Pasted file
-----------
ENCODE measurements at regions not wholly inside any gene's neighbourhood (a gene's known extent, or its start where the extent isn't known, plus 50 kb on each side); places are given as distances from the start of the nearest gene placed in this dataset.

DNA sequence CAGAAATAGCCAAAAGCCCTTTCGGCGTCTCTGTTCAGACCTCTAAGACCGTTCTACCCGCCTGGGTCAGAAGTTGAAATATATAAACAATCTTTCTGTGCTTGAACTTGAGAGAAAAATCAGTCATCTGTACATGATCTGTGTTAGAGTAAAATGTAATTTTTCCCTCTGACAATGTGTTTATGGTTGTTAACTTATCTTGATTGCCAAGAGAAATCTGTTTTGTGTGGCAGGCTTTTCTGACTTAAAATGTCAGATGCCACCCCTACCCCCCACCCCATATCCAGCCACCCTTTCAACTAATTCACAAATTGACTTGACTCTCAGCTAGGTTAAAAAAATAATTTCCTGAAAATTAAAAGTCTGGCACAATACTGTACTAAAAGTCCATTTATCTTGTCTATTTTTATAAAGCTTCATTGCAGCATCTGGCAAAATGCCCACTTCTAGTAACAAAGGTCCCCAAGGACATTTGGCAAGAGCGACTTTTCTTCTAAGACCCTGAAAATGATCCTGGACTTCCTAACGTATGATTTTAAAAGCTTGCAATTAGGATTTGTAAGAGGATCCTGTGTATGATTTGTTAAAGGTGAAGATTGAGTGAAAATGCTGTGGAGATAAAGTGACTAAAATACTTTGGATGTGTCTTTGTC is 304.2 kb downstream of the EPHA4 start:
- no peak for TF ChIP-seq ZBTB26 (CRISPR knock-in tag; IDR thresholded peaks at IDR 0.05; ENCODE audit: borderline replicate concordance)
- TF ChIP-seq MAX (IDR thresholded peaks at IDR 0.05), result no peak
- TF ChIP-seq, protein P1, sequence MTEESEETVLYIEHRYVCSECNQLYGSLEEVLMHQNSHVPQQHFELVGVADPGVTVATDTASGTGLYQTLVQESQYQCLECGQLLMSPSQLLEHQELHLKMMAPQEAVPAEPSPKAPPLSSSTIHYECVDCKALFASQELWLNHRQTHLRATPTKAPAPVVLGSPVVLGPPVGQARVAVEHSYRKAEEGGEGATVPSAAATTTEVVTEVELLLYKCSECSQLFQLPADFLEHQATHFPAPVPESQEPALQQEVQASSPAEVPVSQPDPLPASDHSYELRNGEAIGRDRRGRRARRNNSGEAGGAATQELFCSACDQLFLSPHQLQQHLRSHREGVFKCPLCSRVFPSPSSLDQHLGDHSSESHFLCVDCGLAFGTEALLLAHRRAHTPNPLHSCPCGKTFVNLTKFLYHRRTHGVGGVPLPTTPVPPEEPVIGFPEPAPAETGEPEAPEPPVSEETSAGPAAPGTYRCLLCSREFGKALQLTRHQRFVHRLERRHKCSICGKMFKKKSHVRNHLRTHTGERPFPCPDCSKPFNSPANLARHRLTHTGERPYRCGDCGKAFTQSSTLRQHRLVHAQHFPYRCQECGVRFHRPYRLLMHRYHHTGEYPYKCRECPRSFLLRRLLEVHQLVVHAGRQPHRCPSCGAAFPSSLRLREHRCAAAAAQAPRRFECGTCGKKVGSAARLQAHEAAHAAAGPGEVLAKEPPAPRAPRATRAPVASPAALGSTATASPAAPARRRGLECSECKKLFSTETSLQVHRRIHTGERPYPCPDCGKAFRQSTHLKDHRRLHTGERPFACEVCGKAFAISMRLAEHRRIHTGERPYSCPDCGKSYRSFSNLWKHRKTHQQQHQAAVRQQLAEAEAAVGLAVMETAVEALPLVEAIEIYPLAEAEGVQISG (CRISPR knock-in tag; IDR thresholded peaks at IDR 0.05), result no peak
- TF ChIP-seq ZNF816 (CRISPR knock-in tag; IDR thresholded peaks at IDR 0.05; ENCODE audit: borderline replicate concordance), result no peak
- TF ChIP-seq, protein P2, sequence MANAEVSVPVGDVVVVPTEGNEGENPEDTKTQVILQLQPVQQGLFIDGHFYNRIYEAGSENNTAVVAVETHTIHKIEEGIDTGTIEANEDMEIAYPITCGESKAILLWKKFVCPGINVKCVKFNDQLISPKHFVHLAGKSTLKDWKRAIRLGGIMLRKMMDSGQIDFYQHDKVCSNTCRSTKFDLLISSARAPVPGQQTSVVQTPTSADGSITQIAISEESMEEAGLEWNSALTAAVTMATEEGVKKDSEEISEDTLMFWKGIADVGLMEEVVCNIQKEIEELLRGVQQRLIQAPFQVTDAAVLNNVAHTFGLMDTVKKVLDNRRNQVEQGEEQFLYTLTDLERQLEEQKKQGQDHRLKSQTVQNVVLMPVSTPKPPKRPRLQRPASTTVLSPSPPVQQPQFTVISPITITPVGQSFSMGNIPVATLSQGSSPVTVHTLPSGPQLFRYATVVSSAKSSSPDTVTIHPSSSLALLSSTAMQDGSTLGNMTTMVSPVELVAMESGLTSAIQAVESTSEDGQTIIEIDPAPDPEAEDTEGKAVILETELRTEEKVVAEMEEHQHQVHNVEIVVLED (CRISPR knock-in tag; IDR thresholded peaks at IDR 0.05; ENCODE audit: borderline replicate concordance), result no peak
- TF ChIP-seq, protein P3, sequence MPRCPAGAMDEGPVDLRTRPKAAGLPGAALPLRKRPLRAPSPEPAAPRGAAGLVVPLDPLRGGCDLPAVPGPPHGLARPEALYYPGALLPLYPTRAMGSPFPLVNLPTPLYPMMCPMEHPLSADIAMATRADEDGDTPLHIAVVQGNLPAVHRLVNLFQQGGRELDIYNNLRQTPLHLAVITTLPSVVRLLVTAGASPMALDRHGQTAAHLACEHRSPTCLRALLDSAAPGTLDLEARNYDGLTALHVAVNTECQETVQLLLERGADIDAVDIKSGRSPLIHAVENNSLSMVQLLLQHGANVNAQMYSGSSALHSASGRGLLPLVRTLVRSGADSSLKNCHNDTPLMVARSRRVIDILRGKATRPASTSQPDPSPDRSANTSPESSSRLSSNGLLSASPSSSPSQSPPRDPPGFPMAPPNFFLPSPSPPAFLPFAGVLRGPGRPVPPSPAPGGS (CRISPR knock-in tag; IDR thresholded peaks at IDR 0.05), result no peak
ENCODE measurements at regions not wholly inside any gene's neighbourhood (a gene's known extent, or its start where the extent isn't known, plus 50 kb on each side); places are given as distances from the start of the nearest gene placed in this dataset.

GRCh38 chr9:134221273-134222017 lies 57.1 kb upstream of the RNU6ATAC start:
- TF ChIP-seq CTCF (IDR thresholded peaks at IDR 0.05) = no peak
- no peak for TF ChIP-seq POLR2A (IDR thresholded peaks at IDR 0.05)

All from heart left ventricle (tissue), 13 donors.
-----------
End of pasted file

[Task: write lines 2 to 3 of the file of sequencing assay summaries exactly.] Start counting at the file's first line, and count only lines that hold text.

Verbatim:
DNA sequence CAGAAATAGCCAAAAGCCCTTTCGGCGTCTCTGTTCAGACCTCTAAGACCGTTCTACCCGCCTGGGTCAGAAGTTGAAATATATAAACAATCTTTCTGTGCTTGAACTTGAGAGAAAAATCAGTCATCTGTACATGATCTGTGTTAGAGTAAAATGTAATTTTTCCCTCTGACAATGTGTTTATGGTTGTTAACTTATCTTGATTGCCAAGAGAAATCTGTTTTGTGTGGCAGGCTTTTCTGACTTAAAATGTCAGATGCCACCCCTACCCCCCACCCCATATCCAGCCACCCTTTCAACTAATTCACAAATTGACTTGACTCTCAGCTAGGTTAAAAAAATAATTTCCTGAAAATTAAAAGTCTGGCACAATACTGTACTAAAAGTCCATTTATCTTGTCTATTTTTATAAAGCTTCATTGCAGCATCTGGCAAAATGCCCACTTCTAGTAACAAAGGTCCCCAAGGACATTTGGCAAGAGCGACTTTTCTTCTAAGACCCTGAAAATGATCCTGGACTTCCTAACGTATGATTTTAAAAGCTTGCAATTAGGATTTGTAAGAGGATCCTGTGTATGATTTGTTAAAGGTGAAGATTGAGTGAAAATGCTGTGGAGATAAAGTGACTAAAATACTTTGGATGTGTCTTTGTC is 304.2 kb downstream of the EPHA4 start:
- no peak for TF ChIP-seq ZBTB26 (CRISPR knock-in tag; IDR thresholded peaks at IDR 0.05; ENCODE audit: borderline replicate concordance)